Marcus Samuelsson

Ingredient: Chicken

About Marcus

A pioneer in the worlds of food, media, and fashion, Chef Marcus Samuelsson draws upon his Swedish and Ethiopian roots in the kitchen. His robust use of spice comes from his Ethiopian heritage, and his appreciation of fresh, local foods comes from growing up in Sweden, under the tutelage of the chef grandmother. 

Samuelsson was named “Best Chef: New York” by the James Beard Foundation in 2003, and was awarded James Beard’s “Best International Cookbook” in 2006. In 2012, he released his New York Times best-selling (and another James Beard award-winning) memoir, “Yes, Chef.”  His Harlem restaurant Red Rooster opened to rave reviews in 2010 and continues to be one of New York’s hottest tables — and he just expanded his Harlem presence with the super hip and casual Streetbird Rotisserie in 2015. In addition to being a mainstay on many popular TV shows, Marcus won Season 2 of Bravo TV’s Top Chef Masters, as well as the second season of Chopped All-Stars. 

Why I Love The Chicken

I chose the chicken because of my restaurant Red Rooster. I named it after the original speakeasy on 138th and Adam Clayton Powell Boulevard in Harlem. From the 30s through the 60s, the Rooster was the place to be and everyone was welcome, regardless of race, color or sexual orientation. It was the place to be, and that’s what I try to make my Red Rooster today.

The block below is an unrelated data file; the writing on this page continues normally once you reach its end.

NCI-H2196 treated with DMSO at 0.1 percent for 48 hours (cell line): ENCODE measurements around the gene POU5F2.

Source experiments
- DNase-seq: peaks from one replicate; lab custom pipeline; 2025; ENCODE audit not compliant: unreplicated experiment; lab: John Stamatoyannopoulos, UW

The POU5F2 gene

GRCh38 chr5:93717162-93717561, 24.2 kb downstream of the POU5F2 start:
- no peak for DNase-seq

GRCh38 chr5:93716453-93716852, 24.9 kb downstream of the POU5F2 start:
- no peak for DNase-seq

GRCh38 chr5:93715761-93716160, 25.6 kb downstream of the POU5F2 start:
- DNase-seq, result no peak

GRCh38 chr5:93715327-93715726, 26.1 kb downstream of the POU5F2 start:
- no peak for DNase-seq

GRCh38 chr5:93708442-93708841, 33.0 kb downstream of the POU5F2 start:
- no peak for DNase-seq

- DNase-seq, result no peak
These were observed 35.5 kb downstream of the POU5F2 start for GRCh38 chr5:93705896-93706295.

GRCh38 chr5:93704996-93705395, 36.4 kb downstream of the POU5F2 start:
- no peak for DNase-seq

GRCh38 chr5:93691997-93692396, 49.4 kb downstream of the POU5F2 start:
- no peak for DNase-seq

Marcus Samuelsson’s Wild Wild Wings

Serves 4
Delicacies Chef's Table

Delicacies Chef’s Table

Dec 1, 2016 - Feb 28, 2017

Chef Marcus chose to support his non-profit Three Goats (to fight hunger in Ethiopia) with a monetary donation from Delicacies in 2017.

Mythology

Before they were so unceremoniously reduced to nuggets and wings, the chicken was considered a messenger of the gods, a link between Them and Us. The cock crows at dawn, that liminal hour when we come into consciousness again and was therefore seen as having knowledge of worlds unseen. The chicken’s crow signifies a clean start, a good morning call from heaven, and a way to dispel the dark, the day before, whatever haunts us. Wearing this charm can provide protection from the impinging past. The humble chicken is not a coward, but in fact absorbs and bears all fears. Consider that act of generosity the next time you casually snack on its parts dipped in honey mustard.
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